Intergroup Conflict and Cooperation
How minority groups negotiate thorny but critical public policy issues in America
The question of how relations between marginalized groups are impacted by their common and sometimes competing search for equal rights has become acutely important. Demographic projections make it easy now to imagine a future majority population of color in the United States. Minority Relations sets forth some of the issues involved in the interplay among members of various racial, ethnic, and sexual minorities.
Robert S. Chang initiated the Intergroup Conflict and Cooperation Project and invited historian Greg Robinson to collaborate. The two brought together scholars from different backgrounds and disciplines to engage a set of interrelated questions confronting groups generally considered minorities.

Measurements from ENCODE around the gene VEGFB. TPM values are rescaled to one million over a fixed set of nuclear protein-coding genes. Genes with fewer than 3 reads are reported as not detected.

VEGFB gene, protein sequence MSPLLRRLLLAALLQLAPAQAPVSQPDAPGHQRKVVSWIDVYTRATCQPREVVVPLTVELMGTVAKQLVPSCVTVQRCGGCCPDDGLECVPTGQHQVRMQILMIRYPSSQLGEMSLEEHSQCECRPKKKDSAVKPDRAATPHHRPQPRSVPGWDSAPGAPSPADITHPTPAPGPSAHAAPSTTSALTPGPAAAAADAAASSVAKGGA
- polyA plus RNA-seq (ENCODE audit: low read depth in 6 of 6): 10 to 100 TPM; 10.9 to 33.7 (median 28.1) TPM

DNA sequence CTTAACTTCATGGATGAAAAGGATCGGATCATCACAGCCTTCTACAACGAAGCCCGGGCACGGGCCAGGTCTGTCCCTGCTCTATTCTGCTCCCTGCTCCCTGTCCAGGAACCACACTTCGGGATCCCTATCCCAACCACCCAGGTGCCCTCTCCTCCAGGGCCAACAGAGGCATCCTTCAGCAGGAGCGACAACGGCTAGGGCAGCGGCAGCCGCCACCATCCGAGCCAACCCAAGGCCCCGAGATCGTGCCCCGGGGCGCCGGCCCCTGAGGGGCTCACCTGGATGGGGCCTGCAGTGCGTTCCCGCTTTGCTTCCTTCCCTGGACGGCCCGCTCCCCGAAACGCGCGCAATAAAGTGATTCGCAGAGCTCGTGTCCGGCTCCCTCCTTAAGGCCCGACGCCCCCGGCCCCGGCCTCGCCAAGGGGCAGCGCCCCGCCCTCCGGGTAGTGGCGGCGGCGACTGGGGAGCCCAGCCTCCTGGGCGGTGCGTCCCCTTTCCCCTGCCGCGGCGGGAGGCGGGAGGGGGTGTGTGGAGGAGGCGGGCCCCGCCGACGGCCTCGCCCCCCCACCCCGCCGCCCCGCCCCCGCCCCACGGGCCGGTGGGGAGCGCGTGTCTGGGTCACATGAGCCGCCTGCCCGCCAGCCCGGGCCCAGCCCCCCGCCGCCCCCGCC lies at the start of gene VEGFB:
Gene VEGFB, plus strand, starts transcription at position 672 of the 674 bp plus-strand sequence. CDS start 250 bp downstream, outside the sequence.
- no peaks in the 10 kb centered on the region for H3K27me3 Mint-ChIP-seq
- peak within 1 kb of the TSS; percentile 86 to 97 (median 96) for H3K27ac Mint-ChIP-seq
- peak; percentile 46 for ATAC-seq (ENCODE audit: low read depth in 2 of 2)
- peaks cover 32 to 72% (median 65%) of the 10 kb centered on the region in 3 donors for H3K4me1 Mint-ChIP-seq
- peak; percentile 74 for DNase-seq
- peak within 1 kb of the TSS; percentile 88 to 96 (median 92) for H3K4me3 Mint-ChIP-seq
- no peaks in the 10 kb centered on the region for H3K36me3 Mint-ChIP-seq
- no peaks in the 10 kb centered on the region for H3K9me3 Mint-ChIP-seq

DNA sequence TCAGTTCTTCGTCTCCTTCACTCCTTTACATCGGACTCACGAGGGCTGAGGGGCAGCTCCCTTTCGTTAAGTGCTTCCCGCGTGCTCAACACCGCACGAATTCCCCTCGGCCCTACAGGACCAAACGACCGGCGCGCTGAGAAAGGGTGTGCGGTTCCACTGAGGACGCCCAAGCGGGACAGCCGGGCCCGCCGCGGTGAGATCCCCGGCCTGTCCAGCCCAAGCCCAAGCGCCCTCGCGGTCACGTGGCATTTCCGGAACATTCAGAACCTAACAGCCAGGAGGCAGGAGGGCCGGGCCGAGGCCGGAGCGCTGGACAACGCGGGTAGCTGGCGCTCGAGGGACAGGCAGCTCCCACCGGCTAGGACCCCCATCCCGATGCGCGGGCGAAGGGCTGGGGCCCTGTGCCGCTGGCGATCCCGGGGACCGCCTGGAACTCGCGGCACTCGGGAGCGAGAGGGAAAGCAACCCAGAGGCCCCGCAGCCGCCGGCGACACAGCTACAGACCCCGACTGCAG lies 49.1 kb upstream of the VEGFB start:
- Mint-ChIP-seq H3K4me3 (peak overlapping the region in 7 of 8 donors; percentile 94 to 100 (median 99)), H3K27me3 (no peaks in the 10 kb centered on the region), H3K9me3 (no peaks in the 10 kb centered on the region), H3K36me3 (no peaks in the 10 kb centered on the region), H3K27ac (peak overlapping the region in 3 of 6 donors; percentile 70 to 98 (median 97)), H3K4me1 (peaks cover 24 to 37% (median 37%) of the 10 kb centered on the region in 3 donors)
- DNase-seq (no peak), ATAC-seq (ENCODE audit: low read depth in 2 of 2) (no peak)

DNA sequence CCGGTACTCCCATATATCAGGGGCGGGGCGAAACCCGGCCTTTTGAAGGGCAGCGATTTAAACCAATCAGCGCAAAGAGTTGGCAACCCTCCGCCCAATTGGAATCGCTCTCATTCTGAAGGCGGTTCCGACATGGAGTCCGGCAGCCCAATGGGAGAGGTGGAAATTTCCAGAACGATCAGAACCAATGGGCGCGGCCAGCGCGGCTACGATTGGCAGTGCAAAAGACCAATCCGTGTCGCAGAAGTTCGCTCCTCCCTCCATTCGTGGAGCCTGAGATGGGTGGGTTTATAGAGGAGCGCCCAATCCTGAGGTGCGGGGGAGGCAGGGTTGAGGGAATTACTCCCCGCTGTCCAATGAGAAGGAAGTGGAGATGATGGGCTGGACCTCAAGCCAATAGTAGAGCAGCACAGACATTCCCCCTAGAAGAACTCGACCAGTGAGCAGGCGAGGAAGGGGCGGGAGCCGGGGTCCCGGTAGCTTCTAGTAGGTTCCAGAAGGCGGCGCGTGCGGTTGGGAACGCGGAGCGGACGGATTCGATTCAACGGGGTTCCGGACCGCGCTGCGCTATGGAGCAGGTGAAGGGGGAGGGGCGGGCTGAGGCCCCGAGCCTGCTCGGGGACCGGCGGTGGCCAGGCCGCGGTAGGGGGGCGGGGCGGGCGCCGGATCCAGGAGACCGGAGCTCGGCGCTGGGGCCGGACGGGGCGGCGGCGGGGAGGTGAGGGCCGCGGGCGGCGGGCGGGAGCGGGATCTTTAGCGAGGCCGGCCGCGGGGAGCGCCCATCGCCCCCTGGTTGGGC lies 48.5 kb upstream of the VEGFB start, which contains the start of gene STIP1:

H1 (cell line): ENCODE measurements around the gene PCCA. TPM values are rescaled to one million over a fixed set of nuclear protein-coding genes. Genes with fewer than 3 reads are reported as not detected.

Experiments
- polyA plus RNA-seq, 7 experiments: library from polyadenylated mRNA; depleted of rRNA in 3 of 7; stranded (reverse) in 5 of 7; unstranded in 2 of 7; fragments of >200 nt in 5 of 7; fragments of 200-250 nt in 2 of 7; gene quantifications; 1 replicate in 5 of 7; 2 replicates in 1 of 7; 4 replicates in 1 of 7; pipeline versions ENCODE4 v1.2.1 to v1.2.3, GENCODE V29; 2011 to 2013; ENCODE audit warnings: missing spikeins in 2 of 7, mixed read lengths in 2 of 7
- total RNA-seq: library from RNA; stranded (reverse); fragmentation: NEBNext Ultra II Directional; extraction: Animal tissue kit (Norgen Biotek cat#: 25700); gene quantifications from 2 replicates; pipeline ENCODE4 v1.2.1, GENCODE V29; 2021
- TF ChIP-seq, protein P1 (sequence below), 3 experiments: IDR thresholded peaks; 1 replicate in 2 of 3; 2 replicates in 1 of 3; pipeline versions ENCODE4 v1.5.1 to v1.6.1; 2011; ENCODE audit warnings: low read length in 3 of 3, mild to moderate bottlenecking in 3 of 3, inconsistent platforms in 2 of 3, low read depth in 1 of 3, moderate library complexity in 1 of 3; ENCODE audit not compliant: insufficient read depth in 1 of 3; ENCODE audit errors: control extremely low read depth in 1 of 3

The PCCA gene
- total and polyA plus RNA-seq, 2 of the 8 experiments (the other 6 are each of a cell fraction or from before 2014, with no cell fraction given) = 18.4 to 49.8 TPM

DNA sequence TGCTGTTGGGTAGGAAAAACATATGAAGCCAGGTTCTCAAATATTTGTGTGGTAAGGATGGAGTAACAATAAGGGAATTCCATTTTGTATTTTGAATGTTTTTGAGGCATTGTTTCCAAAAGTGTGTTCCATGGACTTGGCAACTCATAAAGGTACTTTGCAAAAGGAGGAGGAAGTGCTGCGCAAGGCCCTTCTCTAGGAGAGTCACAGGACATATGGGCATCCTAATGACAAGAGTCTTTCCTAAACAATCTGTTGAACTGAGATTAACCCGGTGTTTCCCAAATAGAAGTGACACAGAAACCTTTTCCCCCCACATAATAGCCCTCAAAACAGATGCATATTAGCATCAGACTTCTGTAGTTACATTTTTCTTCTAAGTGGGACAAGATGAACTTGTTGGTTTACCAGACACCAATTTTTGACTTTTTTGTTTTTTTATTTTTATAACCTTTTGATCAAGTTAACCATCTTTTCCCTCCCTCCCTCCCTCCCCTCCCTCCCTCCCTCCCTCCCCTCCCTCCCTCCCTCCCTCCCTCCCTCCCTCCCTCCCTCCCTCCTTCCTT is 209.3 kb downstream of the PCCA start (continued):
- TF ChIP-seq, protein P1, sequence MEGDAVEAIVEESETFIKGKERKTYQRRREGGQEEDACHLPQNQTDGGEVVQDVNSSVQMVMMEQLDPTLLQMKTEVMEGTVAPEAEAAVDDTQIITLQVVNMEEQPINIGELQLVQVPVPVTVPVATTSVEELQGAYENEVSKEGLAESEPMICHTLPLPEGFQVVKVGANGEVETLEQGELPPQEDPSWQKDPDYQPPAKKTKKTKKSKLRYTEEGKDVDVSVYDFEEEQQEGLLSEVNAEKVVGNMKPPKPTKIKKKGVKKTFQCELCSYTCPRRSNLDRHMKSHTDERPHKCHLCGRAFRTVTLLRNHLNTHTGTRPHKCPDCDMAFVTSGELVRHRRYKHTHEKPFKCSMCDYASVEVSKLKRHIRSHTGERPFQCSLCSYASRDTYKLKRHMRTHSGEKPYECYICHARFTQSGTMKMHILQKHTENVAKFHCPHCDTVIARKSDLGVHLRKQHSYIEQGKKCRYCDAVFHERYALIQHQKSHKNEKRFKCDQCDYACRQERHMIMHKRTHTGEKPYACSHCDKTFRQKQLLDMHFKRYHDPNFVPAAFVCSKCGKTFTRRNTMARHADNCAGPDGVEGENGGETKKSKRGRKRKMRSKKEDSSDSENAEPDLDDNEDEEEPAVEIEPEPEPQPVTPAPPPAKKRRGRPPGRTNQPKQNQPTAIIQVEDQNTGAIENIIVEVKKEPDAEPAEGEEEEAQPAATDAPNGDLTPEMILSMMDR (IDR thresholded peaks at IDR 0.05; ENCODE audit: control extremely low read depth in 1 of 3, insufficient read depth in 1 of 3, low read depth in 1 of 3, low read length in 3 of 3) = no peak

This collection strives to stimulate further thinking and writing by social scientists, legal scholars, and policymakers on inter-minority connections. Particularly, scholars test the limits of intergroup cooperation and coalition building. For marginalized groups, coalition building seems to offer a pathway to addressing economic discrimination and reaching some measure of justice with regard to opportunities. The need for coalitions also acknowledges a democratic process in which racialized groups face significant difficulty gaining real political power, despite such legislation as the Voting Rights Act.